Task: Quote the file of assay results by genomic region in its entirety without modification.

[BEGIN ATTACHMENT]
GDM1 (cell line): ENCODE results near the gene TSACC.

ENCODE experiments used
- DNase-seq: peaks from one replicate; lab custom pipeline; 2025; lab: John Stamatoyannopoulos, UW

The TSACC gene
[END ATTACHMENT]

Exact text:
GDM1 (cell line): ENCODE results near the gene TSACC.

ENCODE experiments used
- DNase-seq: peaks from one replicate; lab custom pipeline; 2025; lab: John Stamatoyannopoulos, UW

The TSACC gene